In the flurry of financial crisis stories, the media has neglected to mention the recent conviction of an AIG executive for accounting fraud. The crime is for "side letters" - much like the off-book arrangements that figured centrally in the Enron debacle.

Cross-posted at Daily Kos

Reuters, 9/5/08:

The defendants were convicted (this past Feburary) in connection with a reinsurance deal that prosecutors said misled AIG investors because it enabled the company to improperly inflate its loss reserves, painting an artificially bright picture of its financial results. AIG previously acknowledged accounting improprieties and restated $3.8 billion in earnings from 2000 through 2004 and agreed to a $1.64 billion regulatory settlement in 2006.

It’s good to know that someone bearing responsibility for this mess is going to jail. The AIG failure is probably the result of ginormous fraud schemes, with the bursting subprime mortgage bubble only a contributing factor. It defies credulity that over a trillion in assets reported earlier this year were all wiped out by the mortgage mess, given the regulations governing investment of insurance company assets. There's more to the story.

There was a sentencing hearing early this month in Connecticut, where the case was tried. From Bloomberg News 9/6/08:

The executives were convicted for using a sham transaction in 2000 to help AIG add $500 million in loss reserves, a key indicator of an insurer's health. Jurors convicted Ferguson, 66; Monrad, 53; Garand, 61, a former senior vice president; Graham, 60, a former General Re assistant general counsel; and Christian Milton, 60, AIG's former head of reinsurance.

Back to Reuters (linked above)::

In a sentencing memorandum filed late on Friday, prosecutors argued that sentences for the five defendants should be stiffer than the range of 168 months to 210 months calculated in a pre-sentence report.

The government also said losses to AIG investors could be estimated at more than $400 million -- with the government's expert calculating fraud-related losses as much as $1.4 billion -- a factor that should enhance the defendants' sentences.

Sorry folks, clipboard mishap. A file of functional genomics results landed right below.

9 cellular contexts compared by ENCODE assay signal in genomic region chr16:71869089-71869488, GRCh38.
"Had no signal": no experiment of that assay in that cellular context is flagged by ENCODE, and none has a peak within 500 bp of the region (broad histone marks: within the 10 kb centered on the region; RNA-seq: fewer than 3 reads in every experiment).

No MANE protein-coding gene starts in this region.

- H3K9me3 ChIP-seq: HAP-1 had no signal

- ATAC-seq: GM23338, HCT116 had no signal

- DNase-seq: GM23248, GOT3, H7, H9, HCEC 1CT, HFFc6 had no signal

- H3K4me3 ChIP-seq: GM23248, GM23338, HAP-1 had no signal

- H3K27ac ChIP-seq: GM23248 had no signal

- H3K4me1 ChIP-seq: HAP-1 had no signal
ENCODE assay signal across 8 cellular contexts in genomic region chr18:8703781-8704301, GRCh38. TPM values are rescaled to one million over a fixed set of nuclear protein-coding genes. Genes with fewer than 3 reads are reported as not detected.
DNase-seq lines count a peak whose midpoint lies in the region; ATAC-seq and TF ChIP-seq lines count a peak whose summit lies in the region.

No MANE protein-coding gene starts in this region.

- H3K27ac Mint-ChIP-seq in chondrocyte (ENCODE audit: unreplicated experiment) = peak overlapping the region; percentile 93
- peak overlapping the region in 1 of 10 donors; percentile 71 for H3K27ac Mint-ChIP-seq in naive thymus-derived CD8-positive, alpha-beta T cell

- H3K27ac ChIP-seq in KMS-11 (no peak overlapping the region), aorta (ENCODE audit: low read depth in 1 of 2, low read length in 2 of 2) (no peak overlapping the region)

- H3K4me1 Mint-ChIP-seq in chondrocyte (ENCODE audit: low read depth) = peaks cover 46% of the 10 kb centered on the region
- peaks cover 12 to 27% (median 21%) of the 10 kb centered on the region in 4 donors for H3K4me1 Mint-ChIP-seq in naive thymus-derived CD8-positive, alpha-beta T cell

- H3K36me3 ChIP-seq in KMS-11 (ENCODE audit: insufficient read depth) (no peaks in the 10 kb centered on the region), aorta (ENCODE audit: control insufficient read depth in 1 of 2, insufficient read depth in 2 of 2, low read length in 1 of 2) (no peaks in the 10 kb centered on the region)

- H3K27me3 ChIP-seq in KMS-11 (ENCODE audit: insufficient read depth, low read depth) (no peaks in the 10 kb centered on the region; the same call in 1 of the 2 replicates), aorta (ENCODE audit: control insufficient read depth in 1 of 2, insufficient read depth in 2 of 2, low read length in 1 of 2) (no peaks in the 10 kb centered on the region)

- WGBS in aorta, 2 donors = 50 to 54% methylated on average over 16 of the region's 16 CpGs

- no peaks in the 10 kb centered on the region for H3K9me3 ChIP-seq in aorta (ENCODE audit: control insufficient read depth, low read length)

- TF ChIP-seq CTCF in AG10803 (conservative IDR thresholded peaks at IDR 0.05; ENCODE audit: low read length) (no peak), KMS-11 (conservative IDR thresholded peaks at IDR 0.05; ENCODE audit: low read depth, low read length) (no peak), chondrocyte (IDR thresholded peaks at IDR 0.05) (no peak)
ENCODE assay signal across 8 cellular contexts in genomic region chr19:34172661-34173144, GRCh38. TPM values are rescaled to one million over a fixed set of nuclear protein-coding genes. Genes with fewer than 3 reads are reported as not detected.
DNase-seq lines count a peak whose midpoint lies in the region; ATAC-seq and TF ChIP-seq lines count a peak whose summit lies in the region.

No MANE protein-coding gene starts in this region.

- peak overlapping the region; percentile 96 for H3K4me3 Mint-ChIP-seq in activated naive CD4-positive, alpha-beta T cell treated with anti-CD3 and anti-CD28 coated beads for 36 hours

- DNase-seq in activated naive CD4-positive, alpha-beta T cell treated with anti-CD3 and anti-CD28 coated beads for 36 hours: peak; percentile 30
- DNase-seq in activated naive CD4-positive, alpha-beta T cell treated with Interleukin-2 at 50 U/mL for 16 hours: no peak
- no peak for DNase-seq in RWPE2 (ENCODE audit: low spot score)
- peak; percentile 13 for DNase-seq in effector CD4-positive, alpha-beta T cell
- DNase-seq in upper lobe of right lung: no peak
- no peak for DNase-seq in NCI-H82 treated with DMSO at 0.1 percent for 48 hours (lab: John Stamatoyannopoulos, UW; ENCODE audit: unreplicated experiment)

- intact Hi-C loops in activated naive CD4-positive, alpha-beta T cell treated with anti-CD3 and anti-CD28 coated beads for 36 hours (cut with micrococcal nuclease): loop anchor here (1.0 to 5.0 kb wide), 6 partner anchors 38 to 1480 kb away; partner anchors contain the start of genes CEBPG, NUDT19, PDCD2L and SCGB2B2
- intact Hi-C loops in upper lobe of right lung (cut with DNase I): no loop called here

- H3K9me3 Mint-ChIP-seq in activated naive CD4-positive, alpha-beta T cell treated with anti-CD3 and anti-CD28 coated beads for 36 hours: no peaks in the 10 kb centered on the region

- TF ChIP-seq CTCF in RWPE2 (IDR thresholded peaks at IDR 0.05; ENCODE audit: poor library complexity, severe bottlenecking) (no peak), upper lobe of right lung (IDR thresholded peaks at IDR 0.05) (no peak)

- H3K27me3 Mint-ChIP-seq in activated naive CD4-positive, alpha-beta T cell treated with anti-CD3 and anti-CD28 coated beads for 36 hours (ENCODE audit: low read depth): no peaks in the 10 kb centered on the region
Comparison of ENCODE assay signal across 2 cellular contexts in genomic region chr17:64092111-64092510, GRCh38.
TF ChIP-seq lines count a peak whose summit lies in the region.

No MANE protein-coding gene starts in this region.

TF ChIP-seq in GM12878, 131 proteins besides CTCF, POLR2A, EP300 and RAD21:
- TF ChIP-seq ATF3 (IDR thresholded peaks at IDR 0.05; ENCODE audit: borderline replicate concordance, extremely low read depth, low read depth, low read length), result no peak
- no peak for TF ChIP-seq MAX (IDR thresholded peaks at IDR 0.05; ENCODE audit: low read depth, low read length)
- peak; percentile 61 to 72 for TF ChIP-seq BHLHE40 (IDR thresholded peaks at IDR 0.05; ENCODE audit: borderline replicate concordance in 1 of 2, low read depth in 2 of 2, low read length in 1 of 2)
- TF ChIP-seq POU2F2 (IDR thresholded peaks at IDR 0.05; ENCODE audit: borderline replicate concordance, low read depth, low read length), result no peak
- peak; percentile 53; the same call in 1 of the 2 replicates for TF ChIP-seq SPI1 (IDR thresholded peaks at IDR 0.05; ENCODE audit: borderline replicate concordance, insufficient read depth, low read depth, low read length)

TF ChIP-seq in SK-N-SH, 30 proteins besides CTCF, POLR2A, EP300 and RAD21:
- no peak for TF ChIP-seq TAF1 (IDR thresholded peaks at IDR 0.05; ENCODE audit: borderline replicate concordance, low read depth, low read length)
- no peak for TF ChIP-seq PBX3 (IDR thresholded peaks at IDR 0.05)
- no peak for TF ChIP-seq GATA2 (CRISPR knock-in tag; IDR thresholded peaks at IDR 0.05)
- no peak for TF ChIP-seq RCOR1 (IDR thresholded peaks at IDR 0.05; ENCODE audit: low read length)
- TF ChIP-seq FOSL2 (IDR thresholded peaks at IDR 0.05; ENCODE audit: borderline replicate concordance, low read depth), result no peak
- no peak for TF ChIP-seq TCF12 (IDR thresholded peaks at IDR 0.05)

International Herald Tribune, 9/12/08:

The former officers were accused of breaching fiduciary duties by redirecting insurance business that generated hundreds of millions of dollars in commissions to another company they controlled.

Simultaneously, Maurice Greenberg, AIG's former chief executive and one of the former officers, began the first of what is expected to be three grueling days of depositions in a civil lawsuit brought against him by the office of the New York State attorney general, Andrew Cuomo. The lawsuit accuses Greenberg of devising transactions to make AIG's financial condition look stronger.

AIG's board removed Greenberg in 2005, after regulators served AIG with subpoenas.

The Fundamentally Political Nature of the Present Financial Crisis: The Constitutional Moment Arrives

In an extraordinarily important article today The Constitutional Moment Arrives, Stirling Newberry observes that

The key question is this: the American tax payers just bought the banking system. We are going to pay, with interest, upwards of three trillion dollars for it. A relative bargain actually. The question is what we are going to do with it now that we own it.

Let Wall Street Burn

At the cost of your future, the U.S. financial system is being saved. For a half century, the United States has been unable to find a hundred billion or so a year to fund general healthcare, but now that financial powerhouses like Bear Stearns, Freddie Mac, Fannie Mae, and AIG are crumbling, the U.S. Treasury can magically procure trillions of dollars in promises without so much as a nit of resistance in either chamber of the U.S. Congress.